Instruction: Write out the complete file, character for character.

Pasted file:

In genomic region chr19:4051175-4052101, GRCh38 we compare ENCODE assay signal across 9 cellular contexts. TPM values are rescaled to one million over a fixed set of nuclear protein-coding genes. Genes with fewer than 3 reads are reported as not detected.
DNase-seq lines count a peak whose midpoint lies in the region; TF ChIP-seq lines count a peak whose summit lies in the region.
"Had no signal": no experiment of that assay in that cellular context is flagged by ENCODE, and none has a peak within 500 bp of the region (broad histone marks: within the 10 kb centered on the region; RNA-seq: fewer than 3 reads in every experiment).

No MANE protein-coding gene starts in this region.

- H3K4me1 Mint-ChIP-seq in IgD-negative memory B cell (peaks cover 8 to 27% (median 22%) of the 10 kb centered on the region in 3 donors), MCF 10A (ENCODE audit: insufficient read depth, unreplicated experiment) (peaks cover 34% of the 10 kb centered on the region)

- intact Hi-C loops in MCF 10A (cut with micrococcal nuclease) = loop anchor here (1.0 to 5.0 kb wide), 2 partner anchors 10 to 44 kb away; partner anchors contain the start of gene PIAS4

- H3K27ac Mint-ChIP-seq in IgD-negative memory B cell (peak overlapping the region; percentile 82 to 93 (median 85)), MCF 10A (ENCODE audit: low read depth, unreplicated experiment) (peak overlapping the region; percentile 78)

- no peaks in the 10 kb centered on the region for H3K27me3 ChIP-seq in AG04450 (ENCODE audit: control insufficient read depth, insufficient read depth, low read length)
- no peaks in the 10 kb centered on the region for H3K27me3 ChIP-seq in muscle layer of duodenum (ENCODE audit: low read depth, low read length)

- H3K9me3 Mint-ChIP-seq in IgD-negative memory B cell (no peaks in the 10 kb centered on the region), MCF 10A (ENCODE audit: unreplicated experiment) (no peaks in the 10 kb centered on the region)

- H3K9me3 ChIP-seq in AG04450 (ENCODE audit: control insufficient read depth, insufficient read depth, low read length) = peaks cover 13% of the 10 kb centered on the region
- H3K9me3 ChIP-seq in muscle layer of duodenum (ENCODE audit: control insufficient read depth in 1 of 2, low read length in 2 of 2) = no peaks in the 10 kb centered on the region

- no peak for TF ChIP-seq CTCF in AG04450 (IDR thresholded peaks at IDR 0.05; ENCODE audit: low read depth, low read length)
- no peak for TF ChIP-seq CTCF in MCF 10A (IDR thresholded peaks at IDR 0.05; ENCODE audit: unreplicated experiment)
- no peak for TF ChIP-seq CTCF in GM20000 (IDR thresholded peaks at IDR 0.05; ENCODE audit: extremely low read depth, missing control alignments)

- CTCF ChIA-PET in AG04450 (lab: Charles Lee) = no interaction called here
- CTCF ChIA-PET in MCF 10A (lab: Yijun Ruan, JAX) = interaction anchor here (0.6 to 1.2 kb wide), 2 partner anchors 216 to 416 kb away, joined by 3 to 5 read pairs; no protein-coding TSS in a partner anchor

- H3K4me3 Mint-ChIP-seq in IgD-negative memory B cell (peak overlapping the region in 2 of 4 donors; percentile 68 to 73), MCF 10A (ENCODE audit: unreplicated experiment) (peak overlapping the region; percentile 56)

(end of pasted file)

In genomic region chr19:4051175-4052101, GRCh38 we compare ENCODE assay signal across 9 cellular contexts. TPM values are rescaled to one million over a fixed set of nuclear protein-coding genes. Genes with fewer than 3 reads are reported as not detected.
DNase-seq lines count a peak whose midpoint lies in the region; TF ChIP-seq lines count a peak whose summit lies in the region.
"Had no signal": no experiment of that assay in that cellular context is flagged by ENCODE, and none has a peak within 500 bp of the region (broad histone marks: within the 10 kb centered on the region; RNA-seq: fewer than 3 reads in every experiment).

No MANE protein-coding gene starts in this region.

- H3K4me1 Mint-ChIP-seq in IgD-negative memory B cell (peaks cover 8 to 27% (median 22%) of the 10 kb centered on the region in 3 donors), MCF 10A (ENCODE audit: insufficient read depth, unreplicated experiment) (peaks cover 34% of the 10 kb centered on the region)

- intact Hi-C loops in MCF 10A (cut with micrococcal nuclease) = loop anchor here (1.0 to 5.0 kb wide), 2 partner anchors 10 to 44 kb away; partner anchors contain the start of gene PIAS4

- H3K27ac Mint-ChIP-seq in IgD-negative memory B cell (peak overlapping the region; percentile 82 to 93 (median 85)), MCF 10A (ENCODE audit: low read depth, unreplicated experiment) (peak overlapping the region; percentile 78)

- no peaks in the 10 kb centered on the region for H3K27me3 ChIP-seq in AG04450 (ENCODE audit: control insufficient read depth, insufficient read depth, low read length)
- no peaks in the 10 kb centered on the region for H3K27me3 ChIP-seq in muscle layer of duodenum (ENCODE audit: low read depth, low read length)

- H3K9me3 Mint-ChIP-seq in IgD-negative memory B cell (no peaks in the 10 kb centered on the region), MCF 10A (ENCODE audit: unreplicated experiment) (no peaks in the 10 kb centered on the region)

- H3K9me3 ChIP-seq in AG04450 (ENCODE audit: control insufficient read depth, insufficient read depth, low read length) = peaks cover 13% of the 10 kb centered on the region
- H3K9me3 ChIP-seq in muscle layer of duodenum (ENCODE audit: control insufficient read depth in 1 of 2, low read length in 2 of 2) = no peaks in the 10 kb centered on the region

- no peak for TF ChIP-seq CTCF in AG04450 (IDR thresholded peaks at IDR 0.05; ENCODE audit: low read depth, low read length)
- no peak for TF ChIP-seq CTCF in MCF 10A (IDR thresholded peaks at IDR 0.05; ENCODE audit: unreplicated experiment)
- no peak for TF ChIP-seq CTCF in GM20000 (IDR thresholded peaks at IDR 0.05; ENCODE audit: extremely low read depth, missing control alignments)

- CTCF ChIA-PET in AG04450 (lab: Charles Lee) = no interaction called here
- CTCF ChIA-PET in MCF 10A (lab: Yijun Ruan, JAX) = interaction anchor here (0.6 to 1.2 kb wide), 2 partner anchors 216 to 416 kb away, joined by 3 to 5 read pairs; no protein-coding TSS in a partner anchor

- H3K4me3 Mint-ChIP-seq in IgD-negative memory B cell (peak overlapping the region in 2 of 4 donors; percentile 68 to 73), MCF 10A (ENCODE audit: unreplicated experiment) (peak overlapping the region; percentile 56)